Adding to that, Wu Ying’ai, the Minister of Justice pushed this stance forward. In a law book edited by Wu, called Q&A of PRC’s National and Local People’s Congress Representative Election at Each Level, which gave a specific explanation and suggestion— for Deputy Candidate planning to campaign on his/her own, relevant organizations should persuade them not to or stop their campaign activities. It further argues that it could facilitate the work of introducing candidates to voters being carried out in an orderly and more organized manner, which is therefore in the interest of developing the extensiveness of democracy and ensuring the voters’ well-ordered election participation.

Nonetheless, other signals appear to color the picture, which is more encouraging but also makes the whole issue more confusing.

On the 13th of June 2011, an article published on the newspaper Study Time held by the Central Party School of the Communist Party of China(CPC)[2] argues against the Legislative Affairs Commission. As expressed in the article, a citizen’s legal right to be “nominated” should be safeguarded in practice is amply emphasized. To soften the tone, it did criticize the use of the term “independent candidate” as not appropriate, since it implies other candidates are not independent. Wang Changjiang, a professor from the same school, also joined this camp by expressing that government should face the trend of public participation into politics and start building its democracy. He argues that within the Party, many people’s mentality remains unchanged : the emerging of Independent Candidates must be the result of the penetration of western opposition power. Nonetheless, they failed to notice that with the progress of the economy, people’s awareness of the link between their daily life and politics as well as individual rights have been promoted enormously, especially in the era of social media.

Regarding the motivation to become Independent Candidates, some top governors obviously have acknowledged both possibilities. Yu Zhengcheng, CPC party chief in Shanghai, made a speech in Shanghai Jiao Tong University and classified Independent Candidates into four categories:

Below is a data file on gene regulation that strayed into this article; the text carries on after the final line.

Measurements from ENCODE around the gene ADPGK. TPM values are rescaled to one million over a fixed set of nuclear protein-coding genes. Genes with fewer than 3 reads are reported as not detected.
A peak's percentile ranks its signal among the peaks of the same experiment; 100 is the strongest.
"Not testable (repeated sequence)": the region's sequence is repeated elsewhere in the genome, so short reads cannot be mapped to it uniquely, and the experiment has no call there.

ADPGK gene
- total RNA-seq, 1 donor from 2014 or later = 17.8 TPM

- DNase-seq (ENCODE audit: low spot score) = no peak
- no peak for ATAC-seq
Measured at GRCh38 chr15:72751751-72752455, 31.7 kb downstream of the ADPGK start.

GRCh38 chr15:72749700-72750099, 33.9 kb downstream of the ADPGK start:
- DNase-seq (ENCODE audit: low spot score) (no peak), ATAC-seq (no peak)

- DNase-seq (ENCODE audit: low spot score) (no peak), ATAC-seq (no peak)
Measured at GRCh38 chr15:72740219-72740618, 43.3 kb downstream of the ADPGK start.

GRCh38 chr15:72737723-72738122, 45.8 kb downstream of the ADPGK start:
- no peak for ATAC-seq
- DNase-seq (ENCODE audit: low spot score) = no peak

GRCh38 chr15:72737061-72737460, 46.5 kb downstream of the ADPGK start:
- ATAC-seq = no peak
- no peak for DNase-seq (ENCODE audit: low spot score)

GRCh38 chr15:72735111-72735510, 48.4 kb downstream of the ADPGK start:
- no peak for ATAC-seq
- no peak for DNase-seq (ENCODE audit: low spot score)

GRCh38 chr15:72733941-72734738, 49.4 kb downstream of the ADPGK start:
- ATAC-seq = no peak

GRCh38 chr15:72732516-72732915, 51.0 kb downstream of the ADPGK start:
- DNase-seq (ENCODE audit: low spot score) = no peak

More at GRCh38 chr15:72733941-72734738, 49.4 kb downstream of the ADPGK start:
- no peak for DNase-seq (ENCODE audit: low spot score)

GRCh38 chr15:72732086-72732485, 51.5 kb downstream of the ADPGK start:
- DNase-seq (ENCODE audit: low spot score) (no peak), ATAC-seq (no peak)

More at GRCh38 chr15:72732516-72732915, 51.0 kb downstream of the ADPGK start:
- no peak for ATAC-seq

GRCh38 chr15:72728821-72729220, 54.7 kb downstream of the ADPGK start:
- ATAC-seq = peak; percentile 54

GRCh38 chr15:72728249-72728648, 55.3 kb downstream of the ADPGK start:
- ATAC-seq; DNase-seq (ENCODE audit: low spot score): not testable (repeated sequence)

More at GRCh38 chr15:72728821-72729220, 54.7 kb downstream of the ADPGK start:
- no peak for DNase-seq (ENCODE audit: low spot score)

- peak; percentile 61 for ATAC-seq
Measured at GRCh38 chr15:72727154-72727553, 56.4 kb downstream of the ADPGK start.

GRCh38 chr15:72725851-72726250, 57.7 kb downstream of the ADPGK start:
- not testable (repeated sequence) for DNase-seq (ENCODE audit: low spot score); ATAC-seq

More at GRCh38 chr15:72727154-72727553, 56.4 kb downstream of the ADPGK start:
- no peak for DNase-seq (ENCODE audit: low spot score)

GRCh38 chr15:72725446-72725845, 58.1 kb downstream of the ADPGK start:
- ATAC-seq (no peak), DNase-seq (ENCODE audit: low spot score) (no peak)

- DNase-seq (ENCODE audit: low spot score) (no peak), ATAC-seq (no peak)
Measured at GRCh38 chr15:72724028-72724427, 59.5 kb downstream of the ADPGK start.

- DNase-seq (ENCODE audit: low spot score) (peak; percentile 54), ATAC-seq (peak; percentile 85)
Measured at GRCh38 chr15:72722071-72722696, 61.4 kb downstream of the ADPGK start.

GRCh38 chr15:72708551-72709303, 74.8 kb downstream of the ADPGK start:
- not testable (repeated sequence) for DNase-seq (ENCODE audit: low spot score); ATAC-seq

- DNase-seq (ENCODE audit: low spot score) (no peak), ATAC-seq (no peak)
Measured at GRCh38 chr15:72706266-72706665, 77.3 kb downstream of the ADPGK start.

1. Sincerely wish to monitor the work of CPC and government. They should be supported;
  2. Sincerely wish to monitor the work of CPC and government, but by extreme means. Also should be supported;
  3. Seek the limelight and want to be recognized. Not a big deal;
  4. Want to topple China’s current system/institutions and push China to follow western political institutions.

He, however, didn’t really provide direct suggestions for dealing with the last category. But it is clear, referring to the context of speech, that China doesn’t welcome such Independent Candidates and is very defensive to prevent political “Westernization.” Looking at the first two categories, Yu promises a much larger space for ordinary people’s active participation in elections, compared to the Legislative Affairs Commission and the Ministry of Justice. In fact, many Independent Candidates made it clear that their purpose is calling for public awareness of individual’s rights. Some of their campaigns focus on informing people about the current legal system and potential space to safeguard rights and interests based on current law. For those, they accept and even have faith in the current political system and want to use the means permitted by the system to improve the society. What is not clear is how to draw the line between the so-called sincerity and opposition. This is a great gray zone that can be arbitrarily judged by individual’s “political will” rather than by behavior, which could easily be forged into a weapon whenever local authorities feel threatened by this monitoring tool.